“There is a very real risk that scrapping free school meals combined with tax credit cuts could see millions of children going hungry as a result of this decision.”
While the initiative has, for the most part, been a success, the strategy is roughly calculated to rack up around £800m per year. As voiced by Jonathan Simons, head of education at Policy Exchange, maintaining the UIFSM programme is not merely questioning the necessity of issuing free lunches to all pupils (regardless of wealth) but also realistically considering the question of value for money.
He said: “The principle of have a hot school lunch is a good one, but the question really is one of value for money. Is it the best use of £800m a year to pay for free school meals for all children, regardless of their parental wealth?”
Parent Satisfaction On the one year birthday of the free school meal introduction in UK schools, the School Food plan released survey results on the value of free school meals. Carried out by Opinium Research, the survey showed that 95 per cent of parents of children taking up the offer are recognising the benefits for their child.
According to the research, 23 per cent of parents with children eating a free infant meal say the main benefit to their child is the greater variety of food they will now eat. The same proportion claimed that they most value their child eating a proper meal at lunchtime, whilst almost 19 per cent commented that their child has enjoyed trying new foods. The opportunity to eat together and socialise with friends was identified as the most important aspect by 15 per cent of parents.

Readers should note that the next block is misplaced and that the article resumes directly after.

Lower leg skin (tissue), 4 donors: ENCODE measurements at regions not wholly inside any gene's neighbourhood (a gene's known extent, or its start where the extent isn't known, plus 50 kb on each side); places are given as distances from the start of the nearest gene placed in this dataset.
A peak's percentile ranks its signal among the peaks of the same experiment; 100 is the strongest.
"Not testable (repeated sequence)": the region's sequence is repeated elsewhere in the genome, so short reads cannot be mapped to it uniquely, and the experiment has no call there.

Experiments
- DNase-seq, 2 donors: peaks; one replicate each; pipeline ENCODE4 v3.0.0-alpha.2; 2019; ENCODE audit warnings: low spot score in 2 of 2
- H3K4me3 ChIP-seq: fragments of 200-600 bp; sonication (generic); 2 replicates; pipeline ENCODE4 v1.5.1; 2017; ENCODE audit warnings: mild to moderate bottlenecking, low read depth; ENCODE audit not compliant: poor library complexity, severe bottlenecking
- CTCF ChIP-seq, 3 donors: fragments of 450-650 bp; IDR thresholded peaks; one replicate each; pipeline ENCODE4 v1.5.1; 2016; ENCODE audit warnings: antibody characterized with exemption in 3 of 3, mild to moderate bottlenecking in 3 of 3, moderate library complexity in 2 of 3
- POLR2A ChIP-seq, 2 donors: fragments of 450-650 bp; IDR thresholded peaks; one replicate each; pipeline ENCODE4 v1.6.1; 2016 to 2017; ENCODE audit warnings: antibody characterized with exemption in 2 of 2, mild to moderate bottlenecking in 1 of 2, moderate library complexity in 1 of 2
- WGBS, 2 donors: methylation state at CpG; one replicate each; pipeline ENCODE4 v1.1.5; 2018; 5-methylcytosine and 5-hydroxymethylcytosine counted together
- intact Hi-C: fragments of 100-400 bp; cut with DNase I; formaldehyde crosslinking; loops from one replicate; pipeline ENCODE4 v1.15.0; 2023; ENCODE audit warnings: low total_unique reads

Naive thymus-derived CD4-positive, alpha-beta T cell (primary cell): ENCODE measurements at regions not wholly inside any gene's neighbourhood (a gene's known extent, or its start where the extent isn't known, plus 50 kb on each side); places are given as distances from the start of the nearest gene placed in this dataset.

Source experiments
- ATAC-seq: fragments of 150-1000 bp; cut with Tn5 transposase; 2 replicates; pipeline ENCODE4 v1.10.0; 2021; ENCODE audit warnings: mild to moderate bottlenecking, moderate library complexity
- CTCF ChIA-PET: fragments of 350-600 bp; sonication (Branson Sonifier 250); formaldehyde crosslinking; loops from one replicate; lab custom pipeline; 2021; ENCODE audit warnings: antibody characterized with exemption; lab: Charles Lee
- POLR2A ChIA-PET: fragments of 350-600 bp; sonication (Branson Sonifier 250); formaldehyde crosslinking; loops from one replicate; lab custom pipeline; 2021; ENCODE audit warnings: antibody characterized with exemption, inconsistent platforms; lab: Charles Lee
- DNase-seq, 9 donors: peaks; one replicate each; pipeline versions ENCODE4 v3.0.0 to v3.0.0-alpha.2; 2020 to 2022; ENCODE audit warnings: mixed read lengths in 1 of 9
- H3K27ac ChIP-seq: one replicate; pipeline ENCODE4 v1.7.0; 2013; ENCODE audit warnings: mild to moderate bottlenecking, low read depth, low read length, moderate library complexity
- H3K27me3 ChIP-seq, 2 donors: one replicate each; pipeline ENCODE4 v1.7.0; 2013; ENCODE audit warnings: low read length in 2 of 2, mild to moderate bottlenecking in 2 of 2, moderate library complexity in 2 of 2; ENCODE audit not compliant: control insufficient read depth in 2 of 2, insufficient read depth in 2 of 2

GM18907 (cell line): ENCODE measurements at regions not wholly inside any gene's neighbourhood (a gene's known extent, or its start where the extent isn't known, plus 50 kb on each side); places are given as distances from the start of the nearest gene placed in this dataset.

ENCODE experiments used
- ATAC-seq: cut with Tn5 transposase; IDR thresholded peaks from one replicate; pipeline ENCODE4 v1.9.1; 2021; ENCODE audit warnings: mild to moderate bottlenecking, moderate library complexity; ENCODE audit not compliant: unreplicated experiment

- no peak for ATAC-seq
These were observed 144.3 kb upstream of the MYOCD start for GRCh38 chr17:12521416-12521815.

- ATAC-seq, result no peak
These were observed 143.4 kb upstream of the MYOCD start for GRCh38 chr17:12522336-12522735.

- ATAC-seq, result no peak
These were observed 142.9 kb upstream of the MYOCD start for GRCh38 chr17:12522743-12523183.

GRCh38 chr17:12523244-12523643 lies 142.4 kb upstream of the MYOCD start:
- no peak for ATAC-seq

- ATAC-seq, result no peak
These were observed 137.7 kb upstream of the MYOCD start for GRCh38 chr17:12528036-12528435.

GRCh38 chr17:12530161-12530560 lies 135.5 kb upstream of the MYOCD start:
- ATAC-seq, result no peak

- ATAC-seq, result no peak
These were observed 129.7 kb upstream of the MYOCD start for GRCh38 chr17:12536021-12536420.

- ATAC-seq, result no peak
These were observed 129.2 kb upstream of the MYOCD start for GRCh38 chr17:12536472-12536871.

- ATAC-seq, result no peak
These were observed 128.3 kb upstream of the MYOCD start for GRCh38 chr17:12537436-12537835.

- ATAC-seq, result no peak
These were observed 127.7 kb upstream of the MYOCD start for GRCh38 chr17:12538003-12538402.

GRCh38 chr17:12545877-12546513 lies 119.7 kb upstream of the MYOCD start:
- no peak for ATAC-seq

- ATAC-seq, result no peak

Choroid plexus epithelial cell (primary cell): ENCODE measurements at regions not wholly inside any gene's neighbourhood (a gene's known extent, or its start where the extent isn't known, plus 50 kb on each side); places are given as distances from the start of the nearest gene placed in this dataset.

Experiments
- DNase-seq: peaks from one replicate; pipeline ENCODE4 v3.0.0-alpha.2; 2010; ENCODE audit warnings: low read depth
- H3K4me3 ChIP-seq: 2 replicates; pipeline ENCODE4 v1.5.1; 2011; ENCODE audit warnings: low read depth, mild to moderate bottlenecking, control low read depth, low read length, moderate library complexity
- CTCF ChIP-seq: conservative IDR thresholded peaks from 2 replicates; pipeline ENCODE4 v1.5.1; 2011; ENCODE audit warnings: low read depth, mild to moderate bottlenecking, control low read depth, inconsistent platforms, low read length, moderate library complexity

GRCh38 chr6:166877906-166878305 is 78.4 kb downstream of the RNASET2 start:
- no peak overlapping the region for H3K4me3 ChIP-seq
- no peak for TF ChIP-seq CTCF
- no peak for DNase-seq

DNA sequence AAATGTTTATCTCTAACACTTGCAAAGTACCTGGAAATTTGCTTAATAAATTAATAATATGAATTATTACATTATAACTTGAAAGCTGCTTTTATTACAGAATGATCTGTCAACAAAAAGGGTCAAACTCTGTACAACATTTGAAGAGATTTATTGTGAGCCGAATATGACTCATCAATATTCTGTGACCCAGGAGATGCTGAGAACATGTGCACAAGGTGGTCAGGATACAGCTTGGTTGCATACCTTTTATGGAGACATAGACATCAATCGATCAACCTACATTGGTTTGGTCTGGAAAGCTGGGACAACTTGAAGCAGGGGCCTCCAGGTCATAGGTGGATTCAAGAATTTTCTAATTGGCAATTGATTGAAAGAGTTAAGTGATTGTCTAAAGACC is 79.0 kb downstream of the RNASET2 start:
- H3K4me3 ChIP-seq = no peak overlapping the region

Professor Greta Defeyter, Director of Healthy Living at Northumbria University, said: “Introducing children to a wide variety of nutritious food is key to establishing positive eating habits and lays the foundation for their future health and wellbeing. Good nutrition is essential for growth and development and we know there’s a clear link between food and academic attainment – particularly in areas of poverty and among primary-age children.”
Memories of the milk Snatcher The controversy surrounding the suggested cutting of free school meals is reminiscent of Conservative party action in 1971. In order to meet election pledges on tax, Margaret Thatcher, as Education Secretary under Edward Heath’s government, was branded as the Milk Snatcher following the removal of free school milk for over seven year olds – which was earmarked as saving £9 million a year.
Then Labour education spokesman Edward Short was quoted as saying that scrapping milk was ‘the meanest and most unworthy thing’ he had seen in 20 years.
The decision was widely criticised and many attempts to sidestep the policy were made. Authorities in South Wales famously served milk with a tiny amount of cocoa and claimed it was hot chocolate.
Science Minister Chris Skidmore spoke at the BETT Show, reiterating the government's commitment to education technology and working with industry to create solutions that address some of the challenges in education.